Levi’s Stadium Blinding Lights Prompt Collision Course with Airlines

Levi's Stadium AP
Jeff Chiu/AP

Some airplane pilots complain that lights from Levi’s Stadium, which sits directly in the flight path of a runway  at San Jose Mineta International Airport, create a serious hazard and may be a disaster waiting to happen.

The lights distract so much that one commercial airline pilot landing a Gulfstream 550 claimed that she lost all of her night vision. Christina Kurowicki recounted that, at one point she and her co-pilot worried about getting the aircraft on the ground safely.

Kurowicki explained, “At first I couldn’t really tell where it was coming from, we just knew that we were getting beams of light in our eye.”

Eventually the pilots realized that the “blinding” lights emanated from the stadium that serves as home for the San Francisco 49ers and hosts Super Bowl 50 in 2016. Levi’s Stadium in Santa Clara replaced the team’s former San Francisco venue, Candlestick Park, in 2014.

The pilots were livid about having to negotiate the “incapacitating” lights that they each filed a report with the FAA. Kurowick complained that the lights were so bright she got a headache and her captain required medical treatment.

The NBC Bay Area Investigative Unit reported that in Kurowicki’s report, she detailed that the stadium lights created a blind spot in her field of vision and that she relied merely on instruments until about 100 feet above ground level.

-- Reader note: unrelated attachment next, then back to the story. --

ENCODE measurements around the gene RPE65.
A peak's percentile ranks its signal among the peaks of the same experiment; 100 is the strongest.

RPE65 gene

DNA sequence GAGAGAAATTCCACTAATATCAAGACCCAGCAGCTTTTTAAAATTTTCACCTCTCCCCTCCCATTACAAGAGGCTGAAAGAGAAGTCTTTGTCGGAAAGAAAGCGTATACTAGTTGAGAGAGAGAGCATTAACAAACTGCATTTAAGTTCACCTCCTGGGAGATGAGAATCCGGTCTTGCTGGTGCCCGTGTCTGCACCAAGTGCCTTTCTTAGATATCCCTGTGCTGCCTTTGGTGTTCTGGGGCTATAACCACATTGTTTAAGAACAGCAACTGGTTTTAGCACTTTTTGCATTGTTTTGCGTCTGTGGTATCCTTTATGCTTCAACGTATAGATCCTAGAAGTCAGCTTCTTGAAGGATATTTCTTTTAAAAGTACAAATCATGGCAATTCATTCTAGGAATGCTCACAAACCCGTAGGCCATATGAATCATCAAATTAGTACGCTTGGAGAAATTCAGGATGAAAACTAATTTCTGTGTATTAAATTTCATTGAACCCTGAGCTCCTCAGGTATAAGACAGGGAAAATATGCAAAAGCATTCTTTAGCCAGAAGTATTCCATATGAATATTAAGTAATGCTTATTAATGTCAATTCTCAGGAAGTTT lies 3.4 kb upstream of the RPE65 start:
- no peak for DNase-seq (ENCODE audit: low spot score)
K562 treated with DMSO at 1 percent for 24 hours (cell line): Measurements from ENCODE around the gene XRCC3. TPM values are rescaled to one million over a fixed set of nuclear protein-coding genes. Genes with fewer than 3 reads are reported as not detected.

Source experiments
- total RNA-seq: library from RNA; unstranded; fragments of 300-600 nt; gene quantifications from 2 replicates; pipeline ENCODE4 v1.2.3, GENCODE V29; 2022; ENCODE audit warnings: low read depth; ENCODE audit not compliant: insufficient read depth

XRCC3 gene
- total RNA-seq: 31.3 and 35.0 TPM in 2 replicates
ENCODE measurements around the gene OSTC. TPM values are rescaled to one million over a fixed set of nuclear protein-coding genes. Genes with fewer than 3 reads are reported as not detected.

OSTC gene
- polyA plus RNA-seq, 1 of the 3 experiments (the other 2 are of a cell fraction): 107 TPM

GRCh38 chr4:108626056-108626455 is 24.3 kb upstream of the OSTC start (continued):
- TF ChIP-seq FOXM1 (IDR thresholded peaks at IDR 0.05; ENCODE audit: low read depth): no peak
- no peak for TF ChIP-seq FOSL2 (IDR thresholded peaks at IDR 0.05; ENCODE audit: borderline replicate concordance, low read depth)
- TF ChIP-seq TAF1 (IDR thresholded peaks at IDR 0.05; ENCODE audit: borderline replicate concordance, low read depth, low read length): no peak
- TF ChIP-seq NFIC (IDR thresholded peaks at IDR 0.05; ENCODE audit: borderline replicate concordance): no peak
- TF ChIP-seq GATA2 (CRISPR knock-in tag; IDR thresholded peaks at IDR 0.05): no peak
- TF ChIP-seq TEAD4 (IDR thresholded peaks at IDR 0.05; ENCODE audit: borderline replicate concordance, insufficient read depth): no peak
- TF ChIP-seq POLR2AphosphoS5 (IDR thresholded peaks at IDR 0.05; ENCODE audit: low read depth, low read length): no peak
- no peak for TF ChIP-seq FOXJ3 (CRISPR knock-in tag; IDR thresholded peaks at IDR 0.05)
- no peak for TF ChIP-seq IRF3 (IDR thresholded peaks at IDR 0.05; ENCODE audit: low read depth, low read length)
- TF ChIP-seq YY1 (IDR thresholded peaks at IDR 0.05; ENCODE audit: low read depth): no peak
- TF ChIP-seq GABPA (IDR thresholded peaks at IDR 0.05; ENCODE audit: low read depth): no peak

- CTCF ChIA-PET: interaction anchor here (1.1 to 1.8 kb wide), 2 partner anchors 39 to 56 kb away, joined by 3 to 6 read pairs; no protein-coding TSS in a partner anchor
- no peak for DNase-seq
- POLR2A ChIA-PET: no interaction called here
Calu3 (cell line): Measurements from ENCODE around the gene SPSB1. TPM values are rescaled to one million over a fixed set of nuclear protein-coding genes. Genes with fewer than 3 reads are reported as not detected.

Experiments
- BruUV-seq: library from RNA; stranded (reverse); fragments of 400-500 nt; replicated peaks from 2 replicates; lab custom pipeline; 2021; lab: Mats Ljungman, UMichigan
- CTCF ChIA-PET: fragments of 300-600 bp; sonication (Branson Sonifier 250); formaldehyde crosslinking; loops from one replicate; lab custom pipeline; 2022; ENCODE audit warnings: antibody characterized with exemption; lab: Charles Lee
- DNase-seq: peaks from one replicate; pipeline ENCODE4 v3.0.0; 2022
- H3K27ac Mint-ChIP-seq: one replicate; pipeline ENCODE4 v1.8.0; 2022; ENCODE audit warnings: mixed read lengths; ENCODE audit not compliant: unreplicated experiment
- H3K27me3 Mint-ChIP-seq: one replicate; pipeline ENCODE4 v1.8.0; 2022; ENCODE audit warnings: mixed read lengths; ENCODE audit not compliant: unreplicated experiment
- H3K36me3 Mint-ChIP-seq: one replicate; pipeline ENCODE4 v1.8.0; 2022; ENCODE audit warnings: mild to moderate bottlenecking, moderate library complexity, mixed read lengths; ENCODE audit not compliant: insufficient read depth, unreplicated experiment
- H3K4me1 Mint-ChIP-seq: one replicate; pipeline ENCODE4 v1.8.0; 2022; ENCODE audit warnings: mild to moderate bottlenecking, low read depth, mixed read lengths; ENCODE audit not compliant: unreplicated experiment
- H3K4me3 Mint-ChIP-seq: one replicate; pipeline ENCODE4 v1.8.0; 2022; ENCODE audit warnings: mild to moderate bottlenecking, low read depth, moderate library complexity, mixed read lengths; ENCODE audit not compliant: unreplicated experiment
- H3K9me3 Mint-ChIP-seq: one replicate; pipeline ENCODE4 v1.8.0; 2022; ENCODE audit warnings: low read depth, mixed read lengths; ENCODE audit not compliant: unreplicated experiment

The month-long investigation unveiled at least five other instances of pilots complaining about Levi’s lights. Moreover, the complaints prompted NASA to send two different safety alert bulletins to the FAA, San Jose Mineta International Airport, and Santa Clara’s Stadium Authority.

In one of the other incidents, a pilot for a commercial 737 airplane  described that “the extremely bright stadium board display lights were on at full illumination and were an extreme visual distraction to us and other pilots on final approach.” The pilot communicated to NASA that the stadium board may pose a “flicker vertigo for pilots.”

A worst case scenario, according to the pilot, the stadium scoreboard “could be very easily mistaken for the PAPI (Precision Approach Path Indicator) runway 12R under poor visibility conditions… leading an unsuspecting crew to mistakenly correct to the left while descending and subsequently put them on a collision course with the stadium itself.”

Former American Airlines pilot, Jay Rollins, who owns his own aviation safety consulting business, argues that the 49ers need to correct the situation. “I think at a very minimum the stadium should be installing shielding,” the 20-year-veteran pilot said. “And as I sit here I hope that’s exactly what’s going on, because to leave it as it is, to me, invites trouble.”

The 49ers’ issued a statement saying: “We have a great appreciation for the FAA and have worked with them to establish protocols and guidelines in the event the boards need to be recalibrated. Our top priority is always to maintain the highest level of safety and security for all guests visiting Levi’s Stadium as well as the general public.”


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